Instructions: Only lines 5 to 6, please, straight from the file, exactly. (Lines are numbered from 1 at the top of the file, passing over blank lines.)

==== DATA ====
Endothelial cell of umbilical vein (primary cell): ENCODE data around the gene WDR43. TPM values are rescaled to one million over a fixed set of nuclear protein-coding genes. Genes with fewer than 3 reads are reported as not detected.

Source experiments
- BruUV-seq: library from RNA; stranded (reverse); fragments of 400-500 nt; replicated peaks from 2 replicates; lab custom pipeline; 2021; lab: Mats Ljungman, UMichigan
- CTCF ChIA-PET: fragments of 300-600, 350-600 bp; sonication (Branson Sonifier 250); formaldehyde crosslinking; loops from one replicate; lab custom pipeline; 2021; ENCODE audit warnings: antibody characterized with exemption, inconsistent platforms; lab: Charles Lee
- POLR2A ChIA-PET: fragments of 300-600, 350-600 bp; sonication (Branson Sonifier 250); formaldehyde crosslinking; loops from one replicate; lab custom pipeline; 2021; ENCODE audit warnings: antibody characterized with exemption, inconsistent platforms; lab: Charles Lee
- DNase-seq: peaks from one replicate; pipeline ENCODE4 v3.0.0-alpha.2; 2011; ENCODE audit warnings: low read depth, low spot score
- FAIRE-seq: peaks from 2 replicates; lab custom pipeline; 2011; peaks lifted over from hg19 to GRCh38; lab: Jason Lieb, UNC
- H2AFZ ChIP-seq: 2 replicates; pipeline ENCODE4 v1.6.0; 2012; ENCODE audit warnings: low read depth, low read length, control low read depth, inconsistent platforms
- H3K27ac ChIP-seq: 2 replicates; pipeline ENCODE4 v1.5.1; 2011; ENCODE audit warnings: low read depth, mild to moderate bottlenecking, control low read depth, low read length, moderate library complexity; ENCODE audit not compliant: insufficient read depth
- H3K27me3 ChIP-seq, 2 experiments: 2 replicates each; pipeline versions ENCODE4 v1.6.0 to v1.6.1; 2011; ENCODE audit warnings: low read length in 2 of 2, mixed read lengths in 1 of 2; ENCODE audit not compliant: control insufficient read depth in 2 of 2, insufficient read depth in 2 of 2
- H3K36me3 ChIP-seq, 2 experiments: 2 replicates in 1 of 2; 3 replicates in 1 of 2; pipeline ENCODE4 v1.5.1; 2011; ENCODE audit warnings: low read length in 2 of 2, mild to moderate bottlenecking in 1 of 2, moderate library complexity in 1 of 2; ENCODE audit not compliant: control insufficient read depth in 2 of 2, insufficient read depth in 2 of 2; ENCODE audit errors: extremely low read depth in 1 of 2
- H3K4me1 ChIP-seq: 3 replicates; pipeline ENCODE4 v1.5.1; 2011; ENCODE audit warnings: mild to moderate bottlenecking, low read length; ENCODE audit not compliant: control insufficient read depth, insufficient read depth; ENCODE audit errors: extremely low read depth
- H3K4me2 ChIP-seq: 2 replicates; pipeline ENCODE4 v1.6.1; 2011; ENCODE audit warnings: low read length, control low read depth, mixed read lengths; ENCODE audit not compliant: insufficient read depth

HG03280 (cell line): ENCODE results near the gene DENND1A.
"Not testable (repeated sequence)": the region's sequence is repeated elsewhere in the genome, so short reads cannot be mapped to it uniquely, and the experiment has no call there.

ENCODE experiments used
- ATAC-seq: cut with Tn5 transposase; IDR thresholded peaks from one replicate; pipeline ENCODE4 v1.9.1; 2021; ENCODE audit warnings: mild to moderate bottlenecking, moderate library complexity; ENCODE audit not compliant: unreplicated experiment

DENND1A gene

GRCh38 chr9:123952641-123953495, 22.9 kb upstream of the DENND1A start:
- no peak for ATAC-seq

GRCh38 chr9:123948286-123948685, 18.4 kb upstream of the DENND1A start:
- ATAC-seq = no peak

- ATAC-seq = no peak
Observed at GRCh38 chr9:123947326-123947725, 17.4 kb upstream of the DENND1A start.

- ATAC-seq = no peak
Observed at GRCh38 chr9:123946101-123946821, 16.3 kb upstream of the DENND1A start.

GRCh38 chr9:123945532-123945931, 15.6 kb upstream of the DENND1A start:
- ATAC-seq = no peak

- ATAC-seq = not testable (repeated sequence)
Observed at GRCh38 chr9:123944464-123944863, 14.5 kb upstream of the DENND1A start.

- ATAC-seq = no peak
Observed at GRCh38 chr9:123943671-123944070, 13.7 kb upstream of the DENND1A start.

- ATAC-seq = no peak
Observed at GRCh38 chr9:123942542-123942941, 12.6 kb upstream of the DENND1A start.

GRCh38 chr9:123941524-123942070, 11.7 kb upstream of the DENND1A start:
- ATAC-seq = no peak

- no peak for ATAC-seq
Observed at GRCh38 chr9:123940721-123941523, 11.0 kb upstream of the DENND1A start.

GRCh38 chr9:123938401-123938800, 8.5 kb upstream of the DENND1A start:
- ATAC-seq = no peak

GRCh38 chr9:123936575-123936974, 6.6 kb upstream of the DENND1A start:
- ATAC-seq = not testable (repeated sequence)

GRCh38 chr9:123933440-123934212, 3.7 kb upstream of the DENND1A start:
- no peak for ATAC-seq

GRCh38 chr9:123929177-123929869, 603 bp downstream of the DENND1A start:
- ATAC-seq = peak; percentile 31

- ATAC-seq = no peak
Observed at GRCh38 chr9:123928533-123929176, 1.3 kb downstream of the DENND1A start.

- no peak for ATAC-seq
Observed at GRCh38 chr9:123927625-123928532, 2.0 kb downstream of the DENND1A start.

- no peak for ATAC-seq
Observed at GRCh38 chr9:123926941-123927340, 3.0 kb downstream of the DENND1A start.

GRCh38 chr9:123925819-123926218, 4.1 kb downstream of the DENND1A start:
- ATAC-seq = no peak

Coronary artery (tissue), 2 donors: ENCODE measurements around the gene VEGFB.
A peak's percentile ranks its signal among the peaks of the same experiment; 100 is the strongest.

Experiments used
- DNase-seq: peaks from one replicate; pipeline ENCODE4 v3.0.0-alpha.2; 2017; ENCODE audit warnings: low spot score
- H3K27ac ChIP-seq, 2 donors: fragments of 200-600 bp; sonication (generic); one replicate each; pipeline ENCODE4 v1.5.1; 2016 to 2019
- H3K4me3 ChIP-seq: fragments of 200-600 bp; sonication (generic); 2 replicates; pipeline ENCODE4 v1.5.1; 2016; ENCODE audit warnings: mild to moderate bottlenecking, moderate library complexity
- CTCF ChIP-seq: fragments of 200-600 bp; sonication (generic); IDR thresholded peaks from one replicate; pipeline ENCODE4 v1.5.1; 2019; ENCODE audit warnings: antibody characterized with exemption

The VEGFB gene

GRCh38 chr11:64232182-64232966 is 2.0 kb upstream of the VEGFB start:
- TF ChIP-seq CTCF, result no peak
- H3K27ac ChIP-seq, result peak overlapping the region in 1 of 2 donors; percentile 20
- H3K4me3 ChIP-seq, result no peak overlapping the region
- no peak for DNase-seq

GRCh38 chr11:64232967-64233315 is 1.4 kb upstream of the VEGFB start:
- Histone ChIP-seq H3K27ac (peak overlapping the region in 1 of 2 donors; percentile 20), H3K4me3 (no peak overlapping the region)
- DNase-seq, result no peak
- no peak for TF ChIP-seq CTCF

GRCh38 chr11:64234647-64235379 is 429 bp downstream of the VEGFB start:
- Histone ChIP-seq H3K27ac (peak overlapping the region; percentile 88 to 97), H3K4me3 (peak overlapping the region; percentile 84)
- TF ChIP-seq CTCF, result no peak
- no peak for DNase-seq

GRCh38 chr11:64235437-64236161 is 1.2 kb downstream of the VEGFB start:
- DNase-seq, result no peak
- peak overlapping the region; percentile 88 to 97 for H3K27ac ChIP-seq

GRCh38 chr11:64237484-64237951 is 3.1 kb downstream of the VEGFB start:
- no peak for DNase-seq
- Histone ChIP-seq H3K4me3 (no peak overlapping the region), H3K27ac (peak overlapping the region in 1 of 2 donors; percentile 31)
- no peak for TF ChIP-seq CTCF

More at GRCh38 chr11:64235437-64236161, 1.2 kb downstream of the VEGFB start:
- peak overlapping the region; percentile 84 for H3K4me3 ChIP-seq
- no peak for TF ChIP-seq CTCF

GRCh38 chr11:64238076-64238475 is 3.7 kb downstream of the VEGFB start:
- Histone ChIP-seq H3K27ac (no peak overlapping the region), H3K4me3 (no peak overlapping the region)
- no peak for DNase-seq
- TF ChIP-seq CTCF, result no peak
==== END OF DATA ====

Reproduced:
- POLR2A ChIA-PET: fragments of 300-600, 350-600 bp; sonication (Branson Sonifier 250); formaldehyde crosslinking; loops from one replicate; lab custom pipeline; 2021; ENCODE audit warnings: antibody characterized with exemption, inconsistent platforms; lab: Charles Lee
- DNase-seq: peaks from one replicate; pipeline ENCODE4 v3.0.0-alpha.2; 2011; ENCODE audit warnings: low read depth, low spot score